Policy - speed cameras

 

Safety (speed) cameras

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Since their introduction in the UK in 1992, safety cameras (formerly known as speed cameras) have become one of the most controversial aspects of road safety strategy, at times dividing opinion among motorists, road safety professionals and activists and even within central and local government.

Recent IAM research indicates 79% overall support. However 44% of respondents did not believe that cameras were always sited at collision hot spots and 44% felt that the main purpose of cameras was to raise revenue, not to improve road user safety.

Contrary to popular opinion cameras can only be installed after an exhaustive decision making process and all fines raised do go to the Treasury. Since 2011 all central government funding of safety cameras has ceased and local partnerships have had to look at new ways of funding. This has led to more widespread use of speed awareness courses with locally retained income.

These funding changes also coincided with the need to replace wet film cameras with more expensive digital units and this led to many predicting the demise of the safety camera on our roads. With one or two local exceptions this has not happened and mobile and fixed speed cameras remain in use across the country.

IAM recommendations

  • The IAM supports the use of safety camera systems at collision hot spots, on roads with a bad crash record and at areas of proven risk, such as motorway road works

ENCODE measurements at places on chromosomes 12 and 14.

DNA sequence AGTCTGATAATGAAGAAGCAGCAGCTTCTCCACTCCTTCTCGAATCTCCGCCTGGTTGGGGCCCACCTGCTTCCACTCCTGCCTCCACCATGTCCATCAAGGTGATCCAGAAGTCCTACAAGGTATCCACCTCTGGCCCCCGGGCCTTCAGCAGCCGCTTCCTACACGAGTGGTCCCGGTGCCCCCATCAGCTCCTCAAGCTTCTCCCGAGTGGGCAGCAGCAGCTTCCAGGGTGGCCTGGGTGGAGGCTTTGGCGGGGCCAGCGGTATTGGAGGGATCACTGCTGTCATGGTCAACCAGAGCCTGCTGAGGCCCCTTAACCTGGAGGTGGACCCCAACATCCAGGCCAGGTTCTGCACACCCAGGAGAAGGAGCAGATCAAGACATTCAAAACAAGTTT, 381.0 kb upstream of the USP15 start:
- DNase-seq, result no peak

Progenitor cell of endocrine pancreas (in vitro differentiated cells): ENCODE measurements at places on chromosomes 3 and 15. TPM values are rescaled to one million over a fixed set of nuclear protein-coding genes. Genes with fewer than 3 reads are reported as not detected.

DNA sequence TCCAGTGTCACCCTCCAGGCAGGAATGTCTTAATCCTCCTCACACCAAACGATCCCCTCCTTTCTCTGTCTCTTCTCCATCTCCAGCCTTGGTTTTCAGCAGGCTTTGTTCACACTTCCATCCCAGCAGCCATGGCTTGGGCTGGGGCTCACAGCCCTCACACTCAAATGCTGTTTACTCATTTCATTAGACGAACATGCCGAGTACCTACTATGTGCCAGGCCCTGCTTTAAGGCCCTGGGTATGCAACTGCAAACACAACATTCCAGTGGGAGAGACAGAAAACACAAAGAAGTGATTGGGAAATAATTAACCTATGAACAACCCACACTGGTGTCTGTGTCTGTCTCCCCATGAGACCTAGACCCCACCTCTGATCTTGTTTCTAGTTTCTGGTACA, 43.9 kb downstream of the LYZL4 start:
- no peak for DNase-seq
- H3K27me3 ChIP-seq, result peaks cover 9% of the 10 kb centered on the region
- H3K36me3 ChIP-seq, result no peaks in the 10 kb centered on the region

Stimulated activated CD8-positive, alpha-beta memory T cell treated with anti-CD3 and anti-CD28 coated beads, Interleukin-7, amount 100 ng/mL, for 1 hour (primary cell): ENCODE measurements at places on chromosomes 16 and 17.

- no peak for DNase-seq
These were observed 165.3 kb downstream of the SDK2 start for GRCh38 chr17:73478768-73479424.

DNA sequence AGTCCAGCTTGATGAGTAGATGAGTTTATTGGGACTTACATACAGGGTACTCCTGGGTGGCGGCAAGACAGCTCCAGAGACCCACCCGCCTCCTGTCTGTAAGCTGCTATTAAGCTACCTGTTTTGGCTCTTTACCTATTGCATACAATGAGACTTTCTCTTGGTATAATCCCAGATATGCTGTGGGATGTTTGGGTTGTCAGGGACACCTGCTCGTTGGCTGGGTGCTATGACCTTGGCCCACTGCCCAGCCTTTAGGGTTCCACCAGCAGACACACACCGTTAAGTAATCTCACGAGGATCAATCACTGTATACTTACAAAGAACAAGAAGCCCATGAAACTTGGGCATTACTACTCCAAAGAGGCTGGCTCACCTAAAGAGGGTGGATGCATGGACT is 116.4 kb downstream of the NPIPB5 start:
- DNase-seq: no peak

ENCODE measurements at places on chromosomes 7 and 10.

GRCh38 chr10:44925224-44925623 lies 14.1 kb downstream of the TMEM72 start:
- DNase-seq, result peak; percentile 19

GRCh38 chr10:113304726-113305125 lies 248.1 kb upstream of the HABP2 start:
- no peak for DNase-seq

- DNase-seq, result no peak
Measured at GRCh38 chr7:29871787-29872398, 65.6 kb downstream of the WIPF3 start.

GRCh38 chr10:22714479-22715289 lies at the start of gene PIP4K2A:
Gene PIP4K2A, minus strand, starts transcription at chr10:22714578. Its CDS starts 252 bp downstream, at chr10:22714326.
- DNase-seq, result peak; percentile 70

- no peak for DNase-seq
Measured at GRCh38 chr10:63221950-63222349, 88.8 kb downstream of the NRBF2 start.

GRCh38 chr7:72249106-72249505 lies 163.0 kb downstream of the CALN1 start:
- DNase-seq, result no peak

• It is vital for their credibility and road safety policy, that their use is concentrated on these areas, directly linked to speed related crashes and casualties
  • Speed cameras should remain highly visible to provide a deterrent to drivers
  • The IAM has no objection to the inclusion of speed camera information on sat navs and other databases
  • Cameras should be seen a temporary solution until long term engineering improvements can be implemented to remove the problem permanently
  • Partnerships using cameras must be transparent in their funding arrangements
  • The Home Office should make traffic policing a higher priority for Chief Constables and Local Police Commissioners and work to significantly increase the number of traffic police available to deal proactively with all aspects of reckless and careless behaviour on the roads

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